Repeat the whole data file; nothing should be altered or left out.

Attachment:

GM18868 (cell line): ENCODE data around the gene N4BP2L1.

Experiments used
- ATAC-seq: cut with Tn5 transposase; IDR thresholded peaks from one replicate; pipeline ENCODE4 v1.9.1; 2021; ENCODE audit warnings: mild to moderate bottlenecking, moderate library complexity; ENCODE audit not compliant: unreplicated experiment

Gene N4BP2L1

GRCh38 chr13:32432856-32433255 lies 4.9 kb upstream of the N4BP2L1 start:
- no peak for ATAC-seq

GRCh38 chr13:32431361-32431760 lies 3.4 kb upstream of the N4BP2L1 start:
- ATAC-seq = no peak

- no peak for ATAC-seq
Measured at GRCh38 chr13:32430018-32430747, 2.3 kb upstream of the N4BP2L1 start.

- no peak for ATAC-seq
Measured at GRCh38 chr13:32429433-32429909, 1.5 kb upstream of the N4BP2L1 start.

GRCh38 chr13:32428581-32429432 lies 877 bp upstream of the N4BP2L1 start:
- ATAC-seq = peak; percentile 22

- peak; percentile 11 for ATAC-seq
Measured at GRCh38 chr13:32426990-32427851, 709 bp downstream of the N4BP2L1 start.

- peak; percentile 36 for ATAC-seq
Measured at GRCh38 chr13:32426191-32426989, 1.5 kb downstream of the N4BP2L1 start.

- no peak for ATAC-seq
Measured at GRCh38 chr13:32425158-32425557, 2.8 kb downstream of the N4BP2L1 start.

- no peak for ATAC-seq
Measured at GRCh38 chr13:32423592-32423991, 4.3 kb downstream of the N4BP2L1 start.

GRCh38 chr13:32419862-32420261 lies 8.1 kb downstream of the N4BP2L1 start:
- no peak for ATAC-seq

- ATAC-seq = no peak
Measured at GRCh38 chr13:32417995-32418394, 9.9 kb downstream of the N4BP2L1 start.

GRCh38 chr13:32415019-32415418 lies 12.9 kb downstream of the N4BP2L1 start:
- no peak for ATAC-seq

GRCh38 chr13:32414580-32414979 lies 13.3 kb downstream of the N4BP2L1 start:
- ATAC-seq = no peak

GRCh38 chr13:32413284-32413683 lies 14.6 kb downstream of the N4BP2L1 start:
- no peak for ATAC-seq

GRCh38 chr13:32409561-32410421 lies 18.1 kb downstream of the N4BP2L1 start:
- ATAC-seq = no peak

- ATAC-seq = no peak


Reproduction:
GM18868 (cell line): ENCODE data around the gene N4BP2L1.

Experiments used
- ATAC-seq: cut with Tn5 transposase; IDR thresholded peaks from one replicate; pipeline ENCODE4 v1.9.1; 2021; ENCODE audit warnings: mild to moderate bottlenecking, moderate library complexity; ENCODE audit not compliant: unreplicated experiment

Gene N4BP2L1

GRCh38 chr13:32432856-32433255 lies 4.9 kb upstream of the N4BP2L1 start:
- no peak for ATAC-seq

GRCh38 chr13:32431361-32431760 lies 3.4 kb upstream of the N4BP2L1 start:
- ATAC-seq = no peak

- no peak for ATAC-seq
Measured at GRCh38 chr13:32430018-32430747, 2.3 kb upstream of the N4BP2L1 start.

- no peak for ATAC-seq
Measured at GRCh38 chr13:32429433-32429909, 1.5 kb upstream of the N4BP2L1 start.

GRCh38 chr13:32428581-32429432 lies 877 bp upstream of the N4BP2L1 start:
- ATAC-seq = peak; percentile 22

- peak; percentile 11 for ATAC-seq
Measured at GRCh38 chr13:32426990-32427851, 709 bp downstream of the N4BP2L1 start.

- peak; percentile 36 for ATAC-seq
Measured at GRCh38 chr13:32426191-32426989, 1.5 kb downstream of the N4BP2L1 start.

- no peak for ATAC-seq
Measured at GRCh38 chr13:32425158-32425557, 2.8 kb downstream of the N4BP2L1 start.

- no peak for ATAC-seq
Measured at GRCh38 chr13:32423592-32423991, 4.3 kb downstream of the N4BP2L1 start.

GRCh38 chr13:32419862-32420261 lies 8.1 kb downstream of the N4BP2L1 start:
- no peak for ATAC-seq

- ATAC-seq = no peak
Measured at GRCh38 chr13:32417995-32418394, 9.9 kb downstream of the N4BP2L1 start.

GRCh38 chr13:32415019-32415418 lies 12.9 kb downstream of the N4BP2L1 start:
- no peak for ATAC-seq

GRCh38 chr13:32414580-32414979 lies 13.3 kb downstream of the N4BP2L1 start:
- ATAC-seq = no peak

GRCh38 chr13:32413284-32413683 lies 14.6 kb downstream of the N4BP2L1 start:
- no peak for ATAC-seq

GRCh38 chr13:32409561-32410421 lies 18.1 kb downstream of the N4BP2L1 start:
- ATAC-seq = no peak

- ATAC-seq = no peak